Pool, I. (2004). A cohort history of mortality in New Zealand. New Zealand Population Review, 29(2), 107-138.
Permanent Research Commons link: http://hdl.handle.net/10289/6335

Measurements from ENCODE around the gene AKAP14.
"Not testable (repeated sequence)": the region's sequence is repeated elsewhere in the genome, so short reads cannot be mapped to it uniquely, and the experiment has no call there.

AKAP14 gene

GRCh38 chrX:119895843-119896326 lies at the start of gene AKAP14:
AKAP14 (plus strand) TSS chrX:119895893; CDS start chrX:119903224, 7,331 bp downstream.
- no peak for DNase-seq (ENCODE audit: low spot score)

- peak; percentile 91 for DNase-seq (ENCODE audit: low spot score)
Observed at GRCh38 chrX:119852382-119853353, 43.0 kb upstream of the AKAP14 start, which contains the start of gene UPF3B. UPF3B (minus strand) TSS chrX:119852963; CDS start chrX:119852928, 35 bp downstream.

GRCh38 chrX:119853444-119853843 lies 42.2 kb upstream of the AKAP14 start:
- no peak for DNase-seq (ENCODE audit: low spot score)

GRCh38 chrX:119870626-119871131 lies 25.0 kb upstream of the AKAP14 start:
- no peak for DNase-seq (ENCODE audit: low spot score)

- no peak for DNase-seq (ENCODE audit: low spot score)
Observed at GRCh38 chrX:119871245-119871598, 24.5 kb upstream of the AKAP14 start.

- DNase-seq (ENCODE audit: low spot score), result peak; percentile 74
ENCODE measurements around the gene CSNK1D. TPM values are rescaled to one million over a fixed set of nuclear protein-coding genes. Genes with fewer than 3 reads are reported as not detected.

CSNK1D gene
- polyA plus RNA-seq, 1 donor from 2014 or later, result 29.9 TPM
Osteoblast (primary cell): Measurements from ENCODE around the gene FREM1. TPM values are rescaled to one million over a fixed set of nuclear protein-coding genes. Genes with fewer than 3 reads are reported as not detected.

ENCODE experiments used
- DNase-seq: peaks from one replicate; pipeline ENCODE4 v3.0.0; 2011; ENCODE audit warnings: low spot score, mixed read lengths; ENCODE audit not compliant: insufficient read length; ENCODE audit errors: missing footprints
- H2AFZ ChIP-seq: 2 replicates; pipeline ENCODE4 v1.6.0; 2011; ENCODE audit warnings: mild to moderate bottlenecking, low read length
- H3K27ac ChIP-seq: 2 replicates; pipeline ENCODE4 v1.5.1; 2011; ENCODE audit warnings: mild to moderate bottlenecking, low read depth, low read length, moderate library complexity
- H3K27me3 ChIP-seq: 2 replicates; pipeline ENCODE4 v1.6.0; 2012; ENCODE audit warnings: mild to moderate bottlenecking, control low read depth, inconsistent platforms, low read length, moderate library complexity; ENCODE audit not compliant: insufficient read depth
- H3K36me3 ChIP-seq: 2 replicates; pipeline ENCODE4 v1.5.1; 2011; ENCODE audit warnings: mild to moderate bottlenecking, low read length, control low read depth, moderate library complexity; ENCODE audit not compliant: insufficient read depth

This paper uses the generational life tables to track historical mortality experience for New Zealand Pakeha and Māori. The key research questions we seek to explore concern with why was Pakeha life expectation so high so early, and why did this survival advantage disappeared by the mid 20th century and what has happened since? For the Māori population what was the impact of contact on Māori mortality, what were the changes that have occurred and why, and what has happened to Māori mortality recently? A key finding from the cohort mortality analysis is that gains in survivorship have momentum effects that propel this advantage forward as survivors move up through the age-groups. That said, however, periods of gain may be followed later by cohort deterioration occurring among the same generations later in their life cycle, and even by further cycles of reprise and deterioration. These cycles of gain, deterioration, reprise etc are more evident for males, and particularly for Māori. Policy implications of these findings are discussed.
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